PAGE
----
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Effective Presentation of Statistical Information
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Hans Rosling has been voted as one of the most influential people in the world by several organizations and major magazines. He is an amazing statistician and public speaker; one can rarely help but get swayed when he adduces evidence in the form of statistics. He is a researcher and a doctor who has revolutionized the world with extensive researches that have helped make the world a better place. It is useful also to note that Mr. Rosling is also a thought leader, innovator, and an author among the very many things he does. In this talk delivered at the US States Department, Hans Rosling tries to sell an idea about a world view.
In the talk, Rosling points out that there are two opposing and contradicting mindsets. His goal was simply to show the different mindsets and to lobby for the new modern one. Interestingly, Hans Rosling only gets his facts from the green tree of real life. For example, he gives the illustration of how he captured the essence of the old mindset when he asked his students who are the ‘We’ and ‘Them’ when they are talking about the global issues. He got a simple straightforward answer; the ‘We’ represents the western world whilst ‘Them’ in that context represents the developing world; that answer eptomizes the old mindset. The argument for the old mindset is simple, funny but also true; the difference between the western world and the developing world is that in the western world, the parents decide to have fewer children and provide them with a higher life expectancy. Directly contrasting to this is the developing world, mostly consisting of African countries and few Latin American and Asian countries whose families are large and life expectancy is very short.
Did this video change my mindset? Well, yes, it did. I have pointed earlier that Hans Rosling is a statistician, and statistics does not lie. When I started watching the video, I was full of skepticism and had that same old mindset, but by the time he was concluding, I did not have an iota of doubt that it was time to embrace this new way of thinking; the new mindset. Rosling effectively pointed out that there is no ‘we’ and ‘them’ in this world. He claimed that the world is converging into one, meaning that there will come the time that all countries will be at par socially and economically. All the countries in the world were once at par or thereabouts, but then others started developing faster than the rest; the ones that lagged behind are now starting to catch up albeit through the aid and grants from the high iincome countries.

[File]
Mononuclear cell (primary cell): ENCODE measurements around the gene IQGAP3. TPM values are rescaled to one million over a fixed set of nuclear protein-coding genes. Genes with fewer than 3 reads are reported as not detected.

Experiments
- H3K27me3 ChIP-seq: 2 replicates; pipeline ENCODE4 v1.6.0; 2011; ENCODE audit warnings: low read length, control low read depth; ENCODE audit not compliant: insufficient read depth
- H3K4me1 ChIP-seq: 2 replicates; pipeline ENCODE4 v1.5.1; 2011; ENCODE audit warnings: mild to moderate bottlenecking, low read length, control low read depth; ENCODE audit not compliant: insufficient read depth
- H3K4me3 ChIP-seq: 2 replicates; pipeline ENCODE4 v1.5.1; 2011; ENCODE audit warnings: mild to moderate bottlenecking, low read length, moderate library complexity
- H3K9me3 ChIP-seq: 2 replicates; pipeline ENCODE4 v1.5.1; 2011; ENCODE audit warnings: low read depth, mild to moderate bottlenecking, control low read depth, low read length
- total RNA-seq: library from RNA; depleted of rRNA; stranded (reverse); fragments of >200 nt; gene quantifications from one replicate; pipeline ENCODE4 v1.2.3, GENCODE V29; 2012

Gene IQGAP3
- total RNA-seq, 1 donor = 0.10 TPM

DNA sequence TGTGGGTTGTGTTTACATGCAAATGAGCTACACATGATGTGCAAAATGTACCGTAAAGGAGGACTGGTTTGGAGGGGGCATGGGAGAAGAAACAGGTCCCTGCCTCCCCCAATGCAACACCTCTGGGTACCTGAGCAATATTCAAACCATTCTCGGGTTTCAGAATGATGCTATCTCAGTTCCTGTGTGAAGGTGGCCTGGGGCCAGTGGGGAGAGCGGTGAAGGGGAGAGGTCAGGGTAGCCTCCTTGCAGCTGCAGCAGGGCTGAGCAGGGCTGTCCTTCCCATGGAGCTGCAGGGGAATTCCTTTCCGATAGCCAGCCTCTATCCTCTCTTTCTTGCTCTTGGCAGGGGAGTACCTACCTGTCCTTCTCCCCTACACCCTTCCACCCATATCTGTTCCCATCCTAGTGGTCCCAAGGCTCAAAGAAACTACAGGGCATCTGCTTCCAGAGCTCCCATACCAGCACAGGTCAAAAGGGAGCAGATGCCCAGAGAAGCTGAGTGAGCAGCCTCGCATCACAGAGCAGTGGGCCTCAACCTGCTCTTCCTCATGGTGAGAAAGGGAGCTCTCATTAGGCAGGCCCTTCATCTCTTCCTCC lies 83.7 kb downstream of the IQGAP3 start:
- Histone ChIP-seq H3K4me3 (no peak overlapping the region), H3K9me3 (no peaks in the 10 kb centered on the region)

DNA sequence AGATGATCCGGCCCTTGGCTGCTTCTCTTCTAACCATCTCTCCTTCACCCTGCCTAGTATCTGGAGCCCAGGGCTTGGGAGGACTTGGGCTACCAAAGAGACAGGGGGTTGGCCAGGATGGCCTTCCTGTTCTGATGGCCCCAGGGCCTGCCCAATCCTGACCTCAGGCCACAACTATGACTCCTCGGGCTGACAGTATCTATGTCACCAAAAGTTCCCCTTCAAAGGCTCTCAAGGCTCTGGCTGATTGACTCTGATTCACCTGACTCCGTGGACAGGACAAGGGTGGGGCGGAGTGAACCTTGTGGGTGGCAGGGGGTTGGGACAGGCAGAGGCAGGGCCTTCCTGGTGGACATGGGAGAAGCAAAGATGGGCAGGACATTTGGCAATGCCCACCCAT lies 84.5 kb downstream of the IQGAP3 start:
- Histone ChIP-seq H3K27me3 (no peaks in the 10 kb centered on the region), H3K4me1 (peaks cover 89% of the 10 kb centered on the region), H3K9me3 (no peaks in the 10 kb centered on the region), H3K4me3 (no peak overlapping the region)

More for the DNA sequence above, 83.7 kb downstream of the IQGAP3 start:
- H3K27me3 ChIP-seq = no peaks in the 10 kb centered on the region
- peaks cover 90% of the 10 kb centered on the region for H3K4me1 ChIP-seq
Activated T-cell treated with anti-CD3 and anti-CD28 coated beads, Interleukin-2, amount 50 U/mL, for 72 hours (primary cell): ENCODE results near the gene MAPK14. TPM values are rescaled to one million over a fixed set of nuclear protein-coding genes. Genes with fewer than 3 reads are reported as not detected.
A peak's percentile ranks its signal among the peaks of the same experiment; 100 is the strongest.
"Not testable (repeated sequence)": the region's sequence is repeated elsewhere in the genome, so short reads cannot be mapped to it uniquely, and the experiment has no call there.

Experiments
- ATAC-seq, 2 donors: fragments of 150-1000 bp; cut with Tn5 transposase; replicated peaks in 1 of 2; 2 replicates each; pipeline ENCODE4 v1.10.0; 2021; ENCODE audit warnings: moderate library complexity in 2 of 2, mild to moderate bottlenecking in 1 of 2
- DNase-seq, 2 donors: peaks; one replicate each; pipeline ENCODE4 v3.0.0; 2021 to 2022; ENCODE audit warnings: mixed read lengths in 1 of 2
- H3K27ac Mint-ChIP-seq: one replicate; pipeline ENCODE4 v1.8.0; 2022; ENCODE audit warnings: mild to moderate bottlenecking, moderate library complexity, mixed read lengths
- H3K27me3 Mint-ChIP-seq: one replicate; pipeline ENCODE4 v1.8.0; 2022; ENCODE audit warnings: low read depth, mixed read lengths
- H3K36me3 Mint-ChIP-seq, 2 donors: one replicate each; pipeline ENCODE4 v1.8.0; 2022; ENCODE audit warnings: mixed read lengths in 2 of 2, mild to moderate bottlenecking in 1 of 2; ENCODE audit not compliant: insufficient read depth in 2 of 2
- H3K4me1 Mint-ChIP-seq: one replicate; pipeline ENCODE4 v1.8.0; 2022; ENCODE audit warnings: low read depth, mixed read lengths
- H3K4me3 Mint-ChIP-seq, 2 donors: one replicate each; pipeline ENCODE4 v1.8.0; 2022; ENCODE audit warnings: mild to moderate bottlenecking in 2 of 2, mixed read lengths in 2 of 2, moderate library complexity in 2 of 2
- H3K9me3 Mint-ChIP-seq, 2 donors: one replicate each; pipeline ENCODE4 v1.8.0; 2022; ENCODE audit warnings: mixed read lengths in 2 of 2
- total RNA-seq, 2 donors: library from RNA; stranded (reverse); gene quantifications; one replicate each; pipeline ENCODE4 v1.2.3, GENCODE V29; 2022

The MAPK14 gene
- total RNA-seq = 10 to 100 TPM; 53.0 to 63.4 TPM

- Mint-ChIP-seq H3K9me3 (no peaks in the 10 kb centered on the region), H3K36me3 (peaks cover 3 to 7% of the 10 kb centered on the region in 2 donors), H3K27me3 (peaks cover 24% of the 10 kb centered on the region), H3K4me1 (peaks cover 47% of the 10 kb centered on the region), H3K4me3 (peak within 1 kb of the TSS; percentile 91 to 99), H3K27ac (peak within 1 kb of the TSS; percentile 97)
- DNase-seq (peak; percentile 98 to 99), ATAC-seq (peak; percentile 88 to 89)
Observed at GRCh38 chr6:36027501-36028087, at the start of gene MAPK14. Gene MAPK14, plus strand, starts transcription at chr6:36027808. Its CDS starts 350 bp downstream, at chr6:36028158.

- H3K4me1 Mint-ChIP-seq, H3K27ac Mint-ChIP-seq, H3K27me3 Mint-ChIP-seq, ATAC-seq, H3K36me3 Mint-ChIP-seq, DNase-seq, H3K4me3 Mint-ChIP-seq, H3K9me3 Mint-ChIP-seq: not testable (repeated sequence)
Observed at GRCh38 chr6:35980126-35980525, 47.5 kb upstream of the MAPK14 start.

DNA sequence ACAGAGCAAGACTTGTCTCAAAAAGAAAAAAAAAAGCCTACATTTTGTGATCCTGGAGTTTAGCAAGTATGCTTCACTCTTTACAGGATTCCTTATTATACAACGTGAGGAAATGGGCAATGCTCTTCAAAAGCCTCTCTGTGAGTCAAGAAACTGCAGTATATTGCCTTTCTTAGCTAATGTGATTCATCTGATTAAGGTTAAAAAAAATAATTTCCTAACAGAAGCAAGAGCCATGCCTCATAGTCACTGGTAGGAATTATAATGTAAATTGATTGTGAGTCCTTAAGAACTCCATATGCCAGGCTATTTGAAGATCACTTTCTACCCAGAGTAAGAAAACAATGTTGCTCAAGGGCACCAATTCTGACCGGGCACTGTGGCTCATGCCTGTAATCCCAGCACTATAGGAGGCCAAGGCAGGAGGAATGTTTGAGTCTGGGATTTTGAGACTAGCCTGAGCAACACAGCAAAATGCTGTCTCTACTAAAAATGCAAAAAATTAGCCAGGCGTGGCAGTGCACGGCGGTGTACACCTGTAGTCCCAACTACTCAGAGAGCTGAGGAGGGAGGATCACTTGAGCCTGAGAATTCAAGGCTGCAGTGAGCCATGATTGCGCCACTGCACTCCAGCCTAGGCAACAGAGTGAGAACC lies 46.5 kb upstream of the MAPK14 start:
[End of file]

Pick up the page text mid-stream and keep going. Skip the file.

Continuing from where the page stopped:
Rosling argues that there is no such a concept as developing world; he has a different view where he refers to “them” as low income countries. His argument is simple: these countries are also developing and you cannot generalize the whole continent or the whole country. For example, there are charts of life mortality against fertility rate, and the child mortality rate against the income of a country. These two graphs explicitly show that there are low income earning countries that are faring better towards achieving the fourth Millennium Development Goal, which is reducing infant mortality rates better than some western countries.
This video and the concepts advanced by Mr. Hans Rosling still are applied in 2012 and beyond. This is because the world is converging not around one superpower but just aggregates into one. His projections show that it is only a matter of time before poverty, high infant mortality rates, HIV, and other vices and pandemics that are ailing the least developed countries are eradicated through the applied knowledge. The countries like China and Japan will have their economies sky rocket in a short span. This may take a while, but that convergence is inevitable as Rosling’s research tries to bring out.